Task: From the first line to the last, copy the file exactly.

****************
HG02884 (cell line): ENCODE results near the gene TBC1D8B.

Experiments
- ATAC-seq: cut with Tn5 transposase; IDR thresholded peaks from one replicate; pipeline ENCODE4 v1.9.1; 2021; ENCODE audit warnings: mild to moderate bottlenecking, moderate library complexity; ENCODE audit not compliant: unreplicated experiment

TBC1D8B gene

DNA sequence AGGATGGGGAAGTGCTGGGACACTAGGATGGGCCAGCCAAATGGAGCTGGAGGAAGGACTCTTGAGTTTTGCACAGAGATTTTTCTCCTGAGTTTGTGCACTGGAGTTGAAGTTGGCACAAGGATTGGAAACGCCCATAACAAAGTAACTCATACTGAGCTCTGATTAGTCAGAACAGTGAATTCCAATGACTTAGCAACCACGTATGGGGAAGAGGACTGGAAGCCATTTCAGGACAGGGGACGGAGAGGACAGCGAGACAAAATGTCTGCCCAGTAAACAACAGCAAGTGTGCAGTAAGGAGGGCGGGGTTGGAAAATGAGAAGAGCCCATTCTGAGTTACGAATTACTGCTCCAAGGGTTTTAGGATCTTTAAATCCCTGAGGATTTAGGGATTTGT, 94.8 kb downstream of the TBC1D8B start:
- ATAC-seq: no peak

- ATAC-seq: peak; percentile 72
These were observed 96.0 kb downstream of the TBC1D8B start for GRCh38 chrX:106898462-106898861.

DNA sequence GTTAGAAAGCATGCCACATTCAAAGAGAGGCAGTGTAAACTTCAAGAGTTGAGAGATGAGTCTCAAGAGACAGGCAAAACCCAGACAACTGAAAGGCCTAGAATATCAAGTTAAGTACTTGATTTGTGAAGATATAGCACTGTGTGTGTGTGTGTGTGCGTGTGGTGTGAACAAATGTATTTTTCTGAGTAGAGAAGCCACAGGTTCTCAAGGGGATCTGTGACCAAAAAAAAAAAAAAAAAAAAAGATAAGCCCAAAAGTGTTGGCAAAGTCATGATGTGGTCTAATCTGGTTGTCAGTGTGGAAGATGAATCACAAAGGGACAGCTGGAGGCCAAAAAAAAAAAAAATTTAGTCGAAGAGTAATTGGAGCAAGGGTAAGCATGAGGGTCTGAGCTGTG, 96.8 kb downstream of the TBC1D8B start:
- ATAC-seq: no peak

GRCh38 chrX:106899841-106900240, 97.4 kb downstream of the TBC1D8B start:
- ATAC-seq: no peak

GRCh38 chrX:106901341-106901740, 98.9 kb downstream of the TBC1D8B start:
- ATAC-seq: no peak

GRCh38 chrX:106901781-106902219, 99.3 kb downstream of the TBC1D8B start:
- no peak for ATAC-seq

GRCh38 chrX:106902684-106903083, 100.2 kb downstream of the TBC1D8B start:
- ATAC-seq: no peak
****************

HG02884 (cell line): ENCODE results near the gene TBC1D8B.

Experiments
- ATAC-seq: cut with Tn5 transposase; IDR thresholded peaks from one replicate; pipeline ENCODE4 v1.9.1; 2021; ENCODE audit warnings: mild to moderate bottlenecking, moderate library complexity; ENCODE audit not compliant: unreplicated experiment

TBC1D8B gene

DNA sequence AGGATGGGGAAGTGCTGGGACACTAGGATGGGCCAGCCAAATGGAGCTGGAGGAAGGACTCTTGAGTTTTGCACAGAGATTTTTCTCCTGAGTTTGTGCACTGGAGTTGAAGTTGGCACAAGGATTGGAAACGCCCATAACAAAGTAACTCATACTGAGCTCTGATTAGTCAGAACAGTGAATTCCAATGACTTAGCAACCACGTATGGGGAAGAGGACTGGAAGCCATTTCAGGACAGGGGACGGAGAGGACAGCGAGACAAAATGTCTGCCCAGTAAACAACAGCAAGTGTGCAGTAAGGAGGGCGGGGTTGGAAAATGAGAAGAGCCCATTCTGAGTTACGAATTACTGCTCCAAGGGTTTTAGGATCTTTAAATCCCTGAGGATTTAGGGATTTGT, 94.8 kb downstream of the TBC1D8B start:
- ATAC-seq: no peak

- ATAC-seq: peak; percentile 72
These were observed 96.0 kb downstream of the TBC1D8B start for GRCh38 chrX:106898462-106898861.

DNA sequence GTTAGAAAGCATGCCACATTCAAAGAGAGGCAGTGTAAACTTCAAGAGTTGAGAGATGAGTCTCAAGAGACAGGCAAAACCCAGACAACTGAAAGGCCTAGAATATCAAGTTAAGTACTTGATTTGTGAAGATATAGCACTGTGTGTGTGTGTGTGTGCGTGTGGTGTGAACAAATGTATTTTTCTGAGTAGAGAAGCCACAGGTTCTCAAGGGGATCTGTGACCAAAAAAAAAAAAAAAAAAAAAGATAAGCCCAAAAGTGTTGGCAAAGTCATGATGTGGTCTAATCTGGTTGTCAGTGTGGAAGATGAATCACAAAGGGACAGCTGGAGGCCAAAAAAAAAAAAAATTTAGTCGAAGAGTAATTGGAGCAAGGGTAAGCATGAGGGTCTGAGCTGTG, 96.8 kb downstream of the TBC1D8B start:
- ATAC-seq: no peak

GRCh38 chrX:106899841-106900240, 97.4 kb downstream of the TBC1D8B start:
- ATAC-seq: no peak

GRCh38 chrX:106901341-106901740, 98.9 kb downstream of the TBC1D8B start:
- ATAC-seq: no peak

GRCh38 chrX:106901781-106902219, 99.3 kb downstream of the TBC1D8B start:
- no peak for ATAC-seq

GRCh38 chrX:106902684-106903083, 100.2 kb downstream of the TBC1D8B start:
- ATAC-seq: no peak